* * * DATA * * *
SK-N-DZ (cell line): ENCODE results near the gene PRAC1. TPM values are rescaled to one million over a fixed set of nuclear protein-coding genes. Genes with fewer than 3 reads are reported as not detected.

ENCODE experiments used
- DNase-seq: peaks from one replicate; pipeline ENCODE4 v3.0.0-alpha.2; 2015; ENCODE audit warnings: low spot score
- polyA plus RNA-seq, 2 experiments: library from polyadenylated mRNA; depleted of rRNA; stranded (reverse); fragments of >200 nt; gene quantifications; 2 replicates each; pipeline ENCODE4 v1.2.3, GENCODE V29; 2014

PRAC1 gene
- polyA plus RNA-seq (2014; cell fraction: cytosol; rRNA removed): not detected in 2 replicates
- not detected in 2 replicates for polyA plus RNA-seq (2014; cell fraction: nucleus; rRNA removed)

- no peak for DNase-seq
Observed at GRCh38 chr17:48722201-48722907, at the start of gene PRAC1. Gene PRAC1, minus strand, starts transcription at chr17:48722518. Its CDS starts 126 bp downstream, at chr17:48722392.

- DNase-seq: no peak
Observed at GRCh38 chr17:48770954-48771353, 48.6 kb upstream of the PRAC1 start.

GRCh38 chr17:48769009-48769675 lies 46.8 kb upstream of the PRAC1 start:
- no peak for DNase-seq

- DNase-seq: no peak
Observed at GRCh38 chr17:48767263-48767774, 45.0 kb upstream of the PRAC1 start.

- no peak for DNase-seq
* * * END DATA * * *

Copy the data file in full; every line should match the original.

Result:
SK-N-DZ (cell line): ENCODE results near the gene PRAC1. TPM values are rescaled to one million over a fixed set of nuclear protein-coding genes. Genes with fewer than 3 reads are reported as not detected.

ENCODE experiments used
- DNase-seq: peaks from one replicate; pipeline ENCODE4 v3.0.0-alpha.2; 2015; ENCODE audit warnings: low spot score
- polyA plus RNA-seq, 2 experiments: library from polyadenylated mRNA; depleted of rRNA; stranded (reverse); fragments of >200 nt; gene quantifications; 2 replicates each; pipeline ENCODE4 v1.2.3, GENCODE V29; 2014

PRAC1 gene
- polyA plus RNA-seq (2014; cell fraction: cytosol; rRNA removed): not detected in 2 replicates
- not detected in 2 replicates for polyA plus RNA-seq (2014; cell fraction: nucleus; rRNA removed)

- no peak for DNase-seq
Observed at GRCh38 chr17:48722201-48722907, at the start of gene PRAC1. Gene PRAC1, minus strand, starts transcription at chr17:48722518. Its CDS starts 126 bp downstream, at chr17:48722392.

- DNase-seq: no peak
Observed at GRCh38 chr17:48770954-48771353, 48.6 kb upstream of the PRAC1 start.

GRCh38 chr17:48769009-48769675 lies 46.8 kb upstream of the PRAC1 start:
- no peak for DNase-seq

- DNase-seq: no peak
Observed at GRCh38 chr17:48767263-48767774, 45.0 kb upstream of the PRAC1 start.

- no peak for DNase-seq